U.S. stock futures rose, signaling the Standard & Poor’s 500 Index will snap a five-day drop, after American employers added more jobs than forecast. Commodities climbed, while Treasuries erased losses.
Shanghai ordered vehicles off the road and factories to cut production after pollution reached hazardous levels, as Hong Kong announced plans to introduce an air quality index that assesses health risks from smog.
Most Asian stocks fell, with the regional benchmark index posting its biggest weekly drop since August, as improving U.S. economic data fueled speculation the Federal Reserve may bring forward stimulus cuts.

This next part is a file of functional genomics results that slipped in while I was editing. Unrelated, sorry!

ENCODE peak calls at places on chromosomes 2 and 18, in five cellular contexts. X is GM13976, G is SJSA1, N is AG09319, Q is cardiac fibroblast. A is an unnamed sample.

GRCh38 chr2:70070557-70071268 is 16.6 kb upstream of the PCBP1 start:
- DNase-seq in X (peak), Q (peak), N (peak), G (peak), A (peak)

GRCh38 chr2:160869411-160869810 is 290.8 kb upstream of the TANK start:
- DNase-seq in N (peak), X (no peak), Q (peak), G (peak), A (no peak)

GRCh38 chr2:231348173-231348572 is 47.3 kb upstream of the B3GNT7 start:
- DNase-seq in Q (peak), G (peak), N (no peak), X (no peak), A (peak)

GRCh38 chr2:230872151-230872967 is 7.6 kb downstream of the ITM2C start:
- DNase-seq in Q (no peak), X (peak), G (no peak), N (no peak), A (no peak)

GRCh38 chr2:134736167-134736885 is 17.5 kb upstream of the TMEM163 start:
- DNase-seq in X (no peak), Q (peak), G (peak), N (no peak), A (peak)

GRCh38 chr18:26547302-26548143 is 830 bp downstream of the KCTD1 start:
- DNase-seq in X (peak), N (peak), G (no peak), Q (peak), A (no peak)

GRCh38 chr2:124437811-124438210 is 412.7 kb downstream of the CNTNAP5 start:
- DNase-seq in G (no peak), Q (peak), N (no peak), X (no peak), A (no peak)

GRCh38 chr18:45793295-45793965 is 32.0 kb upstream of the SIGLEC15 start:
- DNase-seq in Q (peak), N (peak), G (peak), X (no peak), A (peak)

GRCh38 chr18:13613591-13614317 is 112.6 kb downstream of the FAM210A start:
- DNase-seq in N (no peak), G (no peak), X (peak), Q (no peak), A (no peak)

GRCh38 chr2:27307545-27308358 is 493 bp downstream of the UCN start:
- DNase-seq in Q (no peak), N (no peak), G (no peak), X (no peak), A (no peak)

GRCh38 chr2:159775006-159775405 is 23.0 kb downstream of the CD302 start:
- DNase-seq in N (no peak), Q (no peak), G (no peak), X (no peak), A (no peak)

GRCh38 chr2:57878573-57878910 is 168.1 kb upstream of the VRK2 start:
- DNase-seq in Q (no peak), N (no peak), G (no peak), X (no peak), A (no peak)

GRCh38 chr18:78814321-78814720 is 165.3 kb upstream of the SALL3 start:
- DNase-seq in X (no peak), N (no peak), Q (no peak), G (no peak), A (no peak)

Rubber advanced for a second week as robust car sales in China and the U.S. boosted demand prospects for the commodity used in tires and Japan’s currency weakened against the dollar ahead of U.S. jobs data.
Most emerging-market stocks declined, with the benchmark index heading for the first weekly slide in a month, as Thai shares retreated amid political protests and investors weighed the outlook for U.S. stimulus. The baht fell.
In the twilight of Mayor Michael Bloomberg’s tenure, a New York agency will vote next week to give developers $120 million in tax breaks for two of his signature projects: a new district of offices, apartments and shops on the far west side of Manhattan, and a hotel and mall in a Queens neighborhood filled with auto shops and junkyards.